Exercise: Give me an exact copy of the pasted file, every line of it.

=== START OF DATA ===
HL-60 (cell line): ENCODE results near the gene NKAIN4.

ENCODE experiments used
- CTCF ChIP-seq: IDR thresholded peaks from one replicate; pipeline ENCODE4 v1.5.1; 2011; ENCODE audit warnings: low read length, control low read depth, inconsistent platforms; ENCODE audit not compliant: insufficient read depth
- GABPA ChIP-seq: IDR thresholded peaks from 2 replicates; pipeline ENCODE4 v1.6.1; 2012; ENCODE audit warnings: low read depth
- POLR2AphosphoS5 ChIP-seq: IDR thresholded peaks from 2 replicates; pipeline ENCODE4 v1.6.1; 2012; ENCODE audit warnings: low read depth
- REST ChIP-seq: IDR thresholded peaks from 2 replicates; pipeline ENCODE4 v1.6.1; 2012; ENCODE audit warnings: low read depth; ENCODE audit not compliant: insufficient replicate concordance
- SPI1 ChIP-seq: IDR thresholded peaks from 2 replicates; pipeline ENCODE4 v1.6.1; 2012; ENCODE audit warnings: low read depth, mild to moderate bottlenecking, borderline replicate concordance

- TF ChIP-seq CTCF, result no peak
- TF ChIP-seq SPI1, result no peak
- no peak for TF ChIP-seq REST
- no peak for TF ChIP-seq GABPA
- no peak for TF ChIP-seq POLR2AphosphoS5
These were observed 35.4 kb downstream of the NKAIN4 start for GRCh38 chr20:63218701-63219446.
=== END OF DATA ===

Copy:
HL-60 (cell line): ENCODE results near the gene NKAIN4.

ENCODE experiments used
- CTCF ChIP-seq: IDR thresholded peaks from one replicate; pipeline ENCODE4 v1.5.1; 2011; ENCODE audit warnings: low read length, control low read depth, inconsistent platforms; ENCODE audit not compliant: insufficient read depth
- GABPA ChIP-seq: IDR thresholded peaks from 2 replicates; pipeline ENCODE4 v1.6.1; 2012; ENCODE audit warnings: low read depth
- POLR2AphosphoS5 ChIP-seq: IDR thresholded peaks from 2 replicates; pipeline ENCODE4 v1.6.1; 2012; ENCODE audit warnings: low read depth
- REST ChIP-seq: IDR thresholded peaks from 2 replicates; pipeline ENCODE4 v1.6.1; 2012; ENCODE audit warnings: low read depth; ENCODE audit not compliant: insufficient replicate concordance
- SPI1 ChIP-seq: IDR thresholded peaks from 2 replicates; pipeline ENCODE4 v1.6.1; 2012; ENCODE audit warnings: low read depth, mild to moderate bottlenecking, borderline replicate concordance

- TF ChIP-seq CTCF, result no peak
- TF ChIP-seq SPI1, result no peak
- no peak for TF ChIP-seq REST
- no peak for TF ChIP-seq GABPA
- no peak for TF ChIP-seq POLR2AphosphoS5
These were observed 35.4 kb downstream of the NKAIN4 start for GRCh38 chr20:63218701-63219446.